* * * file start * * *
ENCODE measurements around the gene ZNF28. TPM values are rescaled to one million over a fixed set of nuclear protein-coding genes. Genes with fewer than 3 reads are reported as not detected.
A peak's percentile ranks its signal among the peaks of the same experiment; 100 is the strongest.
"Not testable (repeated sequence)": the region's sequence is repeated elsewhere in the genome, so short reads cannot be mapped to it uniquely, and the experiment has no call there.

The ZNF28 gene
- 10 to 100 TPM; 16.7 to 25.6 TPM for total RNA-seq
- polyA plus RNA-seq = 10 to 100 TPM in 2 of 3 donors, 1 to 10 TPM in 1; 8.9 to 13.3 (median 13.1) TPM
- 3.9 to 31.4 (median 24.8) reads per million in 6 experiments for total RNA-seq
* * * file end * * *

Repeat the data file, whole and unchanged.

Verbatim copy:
ENCODE measurements around the gene ZNF28. TPM values are rescaled to one million over a fixed set of nuclear protein-coding genes. Genes with fewer than 3 reads are reported as not detected.
A peak's percentile ranks its signal among the peaks of the same experiment; 100 is the strongest.
"Not testable (repeated sequence)": the region's sequence is repeated elsewhere in the genome, so short reads cannot be mapped to it uniquely, and the experiment has no call there.

The ZNF28 gene
- 10 to 100 TPM; 16.7 to 25.6 TPM for total RNA-seq
- polyA plus RNA-seq = 10 to 100 TPM in 2 of 3 donors, 1 to 10 TPM in 1; 8.9 to 13.3 (median 13.1) TPM
- 3.9 to 31.4 (median 24.8) reads per million in 6 experiments for total RNA-seq